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Netflix expects HBO to go binge-first in an 'internet TV world'

It added 7 million customers in Q4, and will increase its original content investment by a billion dollars this year.
Richard Lawler, @Rjcc
01.18.17 in AV
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Netflix just announced its final earnings report for 2016 (PDF), revealing that it grew by seven million customers to 93.8 million. That's two million more than it had projected, up more than 25 percent for the year and puts the 100 million benchmark squarely in its sights for 2017. Beyond revealing that House of Cards will launch in Q2 instead of Q1 this year, Netflix mentioned the strong performance of original series like The OA and 3%. Regarding the latter, Netflix says it was watched by "millions" of US viewers and is the first Portuguese-language show to travel that way.

Ten years after launching Watch Instantly streaming and one year after making it available nearly worldwide, Netflix is now an internet-first video company and according to its letter, expects others to follow. Noting the BBC's new BritBox plans for online video, the company says it presumes HBO won't be far behind when it comes to favoring internet viewers over linear ones, by launching series all at once instead of week-by-week.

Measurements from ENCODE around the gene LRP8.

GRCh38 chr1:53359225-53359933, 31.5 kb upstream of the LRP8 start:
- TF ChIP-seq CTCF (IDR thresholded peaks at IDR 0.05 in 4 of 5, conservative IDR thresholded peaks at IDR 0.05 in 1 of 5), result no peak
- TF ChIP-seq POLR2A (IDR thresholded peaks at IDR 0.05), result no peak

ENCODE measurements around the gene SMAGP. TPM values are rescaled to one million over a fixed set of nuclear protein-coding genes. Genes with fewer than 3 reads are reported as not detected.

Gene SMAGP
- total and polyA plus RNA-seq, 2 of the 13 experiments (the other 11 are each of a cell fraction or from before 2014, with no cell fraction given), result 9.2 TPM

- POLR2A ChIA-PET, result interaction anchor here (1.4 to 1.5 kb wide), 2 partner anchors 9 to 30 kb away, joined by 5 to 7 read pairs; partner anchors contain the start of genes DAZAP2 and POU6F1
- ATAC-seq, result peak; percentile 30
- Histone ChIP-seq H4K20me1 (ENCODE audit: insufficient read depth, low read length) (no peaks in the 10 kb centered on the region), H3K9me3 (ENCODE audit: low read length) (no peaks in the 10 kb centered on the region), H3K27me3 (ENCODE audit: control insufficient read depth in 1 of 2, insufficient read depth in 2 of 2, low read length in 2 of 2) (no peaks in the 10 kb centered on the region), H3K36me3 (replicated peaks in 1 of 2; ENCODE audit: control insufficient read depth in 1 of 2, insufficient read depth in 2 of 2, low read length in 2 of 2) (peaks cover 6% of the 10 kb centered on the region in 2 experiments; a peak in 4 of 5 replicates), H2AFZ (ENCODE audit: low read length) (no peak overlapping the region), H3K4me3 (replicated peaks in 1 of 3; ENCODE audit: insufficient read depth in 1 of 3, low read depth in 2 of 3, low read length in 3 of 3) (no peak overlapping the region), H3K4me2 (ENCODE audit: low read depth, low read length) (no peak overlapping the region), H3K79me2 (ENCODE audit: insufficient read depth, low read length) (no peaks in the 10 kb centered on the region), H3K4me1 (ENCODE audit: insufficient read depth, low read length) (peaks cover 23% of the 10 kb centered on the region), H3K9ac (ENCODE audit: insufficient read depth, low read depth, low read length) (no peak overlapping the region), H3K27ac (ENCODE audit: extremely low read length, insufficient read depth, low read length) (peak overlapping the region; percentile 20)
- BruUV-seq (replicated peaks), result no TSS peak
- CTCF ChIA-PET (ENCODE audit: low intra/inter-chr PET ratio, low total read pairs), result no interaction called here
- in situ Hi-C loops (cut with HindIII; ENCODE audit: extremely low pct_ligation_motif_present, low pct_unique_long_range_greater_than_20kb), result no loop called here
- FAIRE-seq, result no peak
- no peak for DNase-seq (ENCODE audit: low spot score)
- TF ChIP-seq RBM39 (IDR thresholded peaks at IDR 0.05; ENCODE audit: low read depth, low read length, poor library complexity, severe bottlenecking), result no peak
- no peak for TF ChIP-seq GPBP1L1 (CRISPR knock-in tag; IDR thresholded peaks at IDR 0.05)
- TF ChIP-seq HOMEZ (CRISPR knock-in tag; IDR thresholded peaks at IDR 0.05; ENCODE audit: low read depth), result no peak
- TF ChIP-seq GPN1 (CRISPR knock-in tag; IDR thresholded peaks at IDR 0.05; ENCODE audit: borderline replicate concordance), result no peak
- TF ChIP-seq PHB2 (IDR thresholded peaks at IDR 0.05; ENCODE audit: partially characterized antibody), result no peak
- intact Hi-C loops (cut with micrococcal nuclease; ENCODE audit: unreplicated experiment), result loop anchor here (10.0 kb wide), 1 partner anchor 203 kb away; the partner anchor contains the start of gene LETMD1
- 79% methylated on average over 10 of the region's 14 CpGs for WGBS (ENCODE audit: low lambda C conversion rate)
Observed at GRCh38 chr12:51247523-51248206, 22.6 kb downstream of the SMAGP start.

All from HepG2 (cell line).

Netflix says that its original shows were five of the top ten shows searched for globally, according to Google, with Stranger Things at #1. The company is "pleased" with the rollout of offline viewing so far and says its customers are also "pleased" with the recent integration on Comcast's X1 boxes.

Also garnering a mention is the incoming administration and its potential impact on net neutrality, which Netflix now says isn't that big of a deal for its business. That's because "we are now popular enough with consumers to keep our relationships with ISPs stable." Despite that, it continued to push for strong net neutrality, saying " We hope the new US administration and Congress will recognize that keeping the network neutral drives job growth and innovation."

On the live video call (embedded below), Reed Hastings declined to expand upon his net neutrality statement towards the Trump administration and said the company plans to "rinse repeat" on some of the things it's been doing to grow so far.

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